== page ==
Clinginess seems to go in stages for us, too (mine is also 2.5). Am I right that you have a baby also? For mine, her clinginess seems to correspond with the baby learning new skills (sitting, eating).

      Maybe also some one-on-one time that you specifically name as such…ie, “let’s go and play with just the two of us for a little while” could help.

      Finally, could you take the same approach you do with other fears? ie, say “you seem sad about Mama going to work. What are some ideas we could come up with to make you feel better?”

      (I swear I’m not stalking you, I just remember some of the advice you give because it’s always very good and relevant to my life!)

      • Haha, I appreciate the context! That’s actually a good idea to ask her to brainstorm some solutions. I think it’s a combo of new baby, starting preschool, the age… It started to crop up after I was home on maternity leave because she liked being home with me and I think it’s worse this week because I took a week off around labor day and we were together for a week. Prior to my leave, she really didn’t seem to care when I went to work or went out. The baby is also very clingy, in a way she never was at his age, so I feel like some of it is just competition for resources. I probably need to be better about it, too. I just find it exhausting because between the two of them, being at work is the only time I get to be alone. Thanks!

        • AwayEmily says:

          Yup, we are dealing with the EXACT same thing. Daycare was closed for two weeks at the end of August and she got used to a lot of attention. It’s been a very tough transition back to school and only having parent-time in the morning and evening. Lots of whining, demanding to be picked up, etc. She’s also started an extraordinarily annoying habit of saying “I’m a BABY, I’m a BABY” whenever she feels like she doesn’t get enough attention (my child is not exactly subtle with her jealousy of her brother). Doesn’t help that my husband is away a couple of days a week and so my time is even more divided between the two of them then.

          I’m trying to be patient, acknowledge her feelings, and hoping it will resolve on its own once we get back into a regular routine. But it is very not fun.

          • Mine wants to be held whenever it is physically impossible for me to do it. It’s just so hard! Hang in there.

  4. I would love to see a post on different types of scarves and how to wear them. I always worry that I will look too old by wearing a scarf.

    • Someone on here (or maybe the main s ! te) recommended a book called something like “tying a scarf 33 ways” and I checked it out the library. I found it pretty helpful!

    • Hi there says:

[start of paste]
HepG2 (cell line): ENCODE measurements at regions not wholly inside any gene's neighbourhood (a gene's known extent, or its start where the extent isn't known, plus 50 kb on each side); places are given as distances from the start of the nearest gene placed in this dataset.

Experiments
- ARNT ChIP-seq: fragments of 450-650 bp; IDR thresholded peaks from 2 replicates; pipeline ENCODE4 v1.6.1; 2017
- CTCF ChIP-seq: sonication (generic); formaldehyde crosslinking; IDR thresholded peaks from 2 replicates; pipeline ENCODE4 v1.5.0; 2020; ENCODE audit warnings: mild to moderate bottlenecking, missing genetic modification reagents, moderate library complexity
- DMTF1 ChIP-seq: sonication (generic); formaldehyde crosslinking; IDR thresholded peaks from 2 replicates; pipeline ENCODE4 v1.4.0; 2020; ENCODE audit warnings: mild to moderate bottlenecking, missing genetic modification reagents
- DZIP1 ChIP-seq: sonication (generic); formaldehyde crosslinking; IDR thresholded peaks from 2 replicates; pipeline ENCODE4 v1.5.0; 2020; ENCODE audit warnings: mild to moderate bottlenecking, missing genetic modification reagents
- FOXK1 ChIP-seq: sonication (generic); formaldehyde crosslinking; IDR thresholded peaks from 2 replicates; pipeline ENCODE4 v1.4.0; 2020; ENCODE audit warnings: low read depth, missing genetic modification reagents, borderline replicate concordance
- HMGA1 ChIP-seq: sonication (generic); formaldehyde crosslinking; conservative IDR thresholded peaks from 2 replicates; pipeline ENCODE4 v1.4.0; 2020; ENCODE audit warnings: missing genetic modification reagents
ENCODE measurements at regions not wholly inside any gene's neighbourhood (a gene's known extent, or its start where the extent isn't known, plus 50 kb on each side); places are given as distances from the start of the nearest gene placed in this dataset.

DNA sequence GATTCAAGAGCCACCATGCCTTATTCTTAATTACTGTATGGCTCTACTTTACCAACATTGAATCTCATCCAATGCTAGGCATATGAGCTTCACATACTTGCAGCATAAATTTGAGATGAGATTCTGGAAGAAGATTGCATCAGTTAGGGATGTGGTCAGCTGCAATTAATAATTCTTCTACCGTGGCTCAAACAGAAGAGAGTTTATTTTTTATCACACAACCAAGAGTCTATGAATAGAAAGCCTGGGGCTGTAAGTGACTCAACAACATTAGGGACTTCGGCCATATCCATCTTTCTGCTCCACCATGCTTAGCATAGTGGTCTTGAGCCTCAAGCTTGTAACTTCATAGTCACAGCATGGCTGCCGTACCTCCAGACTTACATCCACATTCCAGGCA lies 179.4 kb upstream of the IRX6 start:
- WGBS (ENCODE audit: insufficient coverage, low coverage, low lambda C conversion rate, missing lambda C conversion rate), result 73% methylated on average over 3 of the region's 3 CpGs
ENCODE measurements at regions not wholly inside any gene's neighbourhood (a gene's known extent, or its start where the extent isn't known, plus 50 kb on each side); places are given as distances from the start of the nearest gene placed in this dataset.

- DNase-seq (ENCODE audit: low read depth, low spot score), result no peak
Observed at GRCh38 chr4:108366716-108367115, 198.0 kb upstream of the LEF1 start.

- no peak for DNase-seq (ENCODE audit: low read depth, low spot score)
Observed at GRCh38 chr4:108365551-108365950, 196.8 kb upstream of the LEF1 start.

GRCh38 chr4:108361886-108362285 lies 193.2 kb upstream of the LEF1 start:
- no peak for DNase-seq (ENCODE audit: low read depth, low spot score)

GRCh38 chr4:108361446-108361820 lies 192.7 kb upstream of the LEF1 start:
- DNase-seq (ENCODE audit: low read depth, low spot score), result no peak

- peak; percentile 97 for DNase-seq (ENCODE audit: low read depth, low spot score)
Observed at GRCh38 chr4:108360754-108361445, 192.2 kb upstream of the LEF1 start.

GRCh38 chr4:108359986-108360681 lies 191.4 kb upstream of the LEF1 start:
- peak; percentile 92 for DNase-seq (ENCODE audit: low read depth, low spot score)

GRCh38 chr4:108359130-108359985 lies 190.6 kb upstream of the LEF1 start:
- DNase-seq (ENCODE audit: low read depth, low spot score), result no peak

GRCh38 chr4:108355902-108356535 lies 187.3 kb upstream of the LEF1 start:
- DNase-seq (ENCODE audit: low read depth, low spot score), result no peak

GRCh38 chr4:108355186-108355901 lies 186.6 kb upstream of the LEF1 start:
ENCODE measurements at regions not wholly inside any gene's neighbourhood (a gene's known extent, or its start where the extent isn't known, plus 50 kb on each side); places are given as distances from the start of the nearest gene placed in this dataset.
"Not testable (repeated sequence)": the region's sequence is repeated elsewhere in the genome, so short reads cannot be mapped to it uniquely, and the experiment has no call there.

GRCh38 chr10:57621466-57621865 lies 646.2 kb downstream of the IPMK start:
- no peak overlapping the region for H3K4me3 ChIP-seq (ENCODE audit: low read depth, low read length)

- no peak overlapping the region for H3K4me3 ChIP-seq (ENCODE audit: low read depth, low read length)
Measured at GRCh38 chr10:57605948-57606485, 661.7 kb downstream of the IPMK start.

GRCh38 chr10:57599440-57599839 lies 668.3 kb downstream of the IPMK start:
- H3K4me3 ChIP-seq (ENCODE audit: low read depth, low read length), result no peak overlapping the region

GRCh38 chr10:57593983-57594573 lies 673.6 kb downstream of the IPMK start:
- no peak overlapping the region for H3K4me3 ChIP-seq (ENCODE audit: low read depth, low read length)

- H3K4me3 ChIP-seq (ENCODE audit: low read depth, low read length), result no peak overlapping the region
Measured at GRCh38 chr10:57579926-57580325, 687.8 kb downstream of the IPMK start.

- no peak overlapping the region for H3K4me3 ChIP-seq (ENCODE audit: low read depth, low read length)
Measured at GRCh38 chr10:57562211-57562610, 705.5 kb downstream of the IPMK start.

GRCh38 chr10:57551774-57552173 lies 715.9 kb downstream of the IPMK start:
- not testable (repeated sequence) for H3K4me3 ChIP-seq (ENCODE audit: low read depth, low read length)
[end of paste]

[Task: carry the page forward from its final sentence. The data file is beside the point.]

I really like this video:

      Looking it up for you showed me there are companion episodes, I’ll have to check them out.

    • I hope not! I’ve been wearing scarves since college! I’m always cold and they are a staple in my winter wardrobe, both at work and on the weekends. I’m not creative at all when it comes to wearing them, though.

  5. Thank you to whoever mentioned yesterday that they read books with their kid in the morning while they wake up!

    DH and I are not morning people. Kiddo (3-year-old) wakes up at the correct time to get ready for “school,” and with all the energy and enthusiasm in the world. Lately, we’ve gotten into the habit of letting him watch TV first thing in the morning because we’re too tired to say “no”–and that causes our whole morning to go off the rails because Kiddo doesn’t want to eat breakfast or get dressed or go to school because he doesn’t want to stop. This morning, I convinced Kiddo to read a book in bed with me, and afterwards, everyone rolled out of bed happy and calm. There was no fighting about breakfast or getting dressed or going to school. It was so peaceful!

    • Mrs. Jones says:

      We also discovered the hard way that screen time first thing is a disaster. Reading a book is a great idea.

      • Yeah, I mean, we know TV first thing is a disaster. But we’re so darn tired first thing in the mornings, and that makes us weak. The book really helped us transition. (We’re fine once we get out of bed–well, I need coffee and a shower, but I’m fine during the day.)

    • In House Lobbyist says:

      Yes, we cut out tv in the mornings except on Saturdays after learning the hard way too. Everyone is grumpy when it is time to turn it off and it slows down the morning. Mine read and color in the mornings.

    • Yes! I found that reading to my eldest while nursing the baby helps my eldest feel like she is getting some attention in the morning, and reduces some of the morning bratiness.

  6. KateMiddletown says:

    Holiday planning is in full swing, unfortunately, and we have lots of competing interests. Typically we host Thanksgiving for my husband’s sister+kids from OOT but we will have a 7 week old baby and I’m not loving the idea of having guests. (They stay with us.) My MIL would likely be there too, and she is happy to facilitate the entire meal, but the idea of 5 people invading my house with an almost 2mo is making me squirmy already. He was totally crestfallen when I said this last night, but he doesn’t realize the level of unshowered and unsleptness that I think I’ll be at during that point.